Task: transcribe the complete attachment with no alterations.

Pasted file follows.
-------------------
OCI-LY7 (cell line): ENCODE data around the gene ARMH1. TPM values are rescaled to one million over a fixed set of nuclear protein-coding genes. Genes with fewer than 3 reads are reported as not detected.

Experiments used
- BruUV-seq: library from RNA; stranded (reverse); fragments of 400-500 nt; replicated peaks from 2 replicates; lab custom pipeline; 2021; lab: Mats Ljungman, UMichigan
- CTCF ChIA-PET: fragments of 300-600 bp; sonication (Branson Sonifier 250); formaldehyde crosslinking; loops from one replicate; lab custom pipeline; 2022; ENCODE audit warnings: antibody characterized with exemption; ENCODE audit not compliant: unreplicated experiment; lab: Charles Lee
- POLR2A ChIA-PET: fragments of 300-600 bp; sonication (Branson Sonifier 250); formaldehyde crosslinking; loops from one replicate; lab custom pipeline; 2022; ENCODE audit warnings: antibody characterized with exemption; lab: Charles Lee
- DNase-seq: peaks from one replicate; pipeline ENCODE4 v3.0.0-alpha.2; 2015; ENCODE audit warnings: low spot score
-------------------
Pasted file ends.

OCI-LY7 (cell line): ENCODE data around the gene ARMH1. TPM values are rescaled to one million over a fixed set of nuclear protein-coding genes. Genes with fewer than 3 reads are reported as not detected.

Experiments used
- BruUV-seq: library from RNA; stranded (reverse); fragments of 400-500 nt; replicated peaks from 2 replicates; lab custom pipeline; 2021; lab: Mats Ljungman, UMichigan
- CTCF ChIA-PET: fragments of 300-600 bp; sonication (Branson Sonifier 250); formaldehyde crosslinking; loops from one replicate; lab custom pipeline; 2022; ENCODE audit warnings: antibody characterized with exemption; ENCODE audit not compliant: unreplicated experiment; lab: Charles Lee
- POLR2A ChIA-PET: fragments of 300-600 bp; sonication (Branson Sonifier 250); formaldehyde crosslinking; loops from one replicate; lab custom pipeline; 2022; ENCODE audit warnings: antibody characterized with exemption; lab: Charles Lee
- DNase-seq: peaks from one replicate; pipeline ENCODE4 v3.0.0-alpha.2; 2015; ENCODE audit warnings: low spot score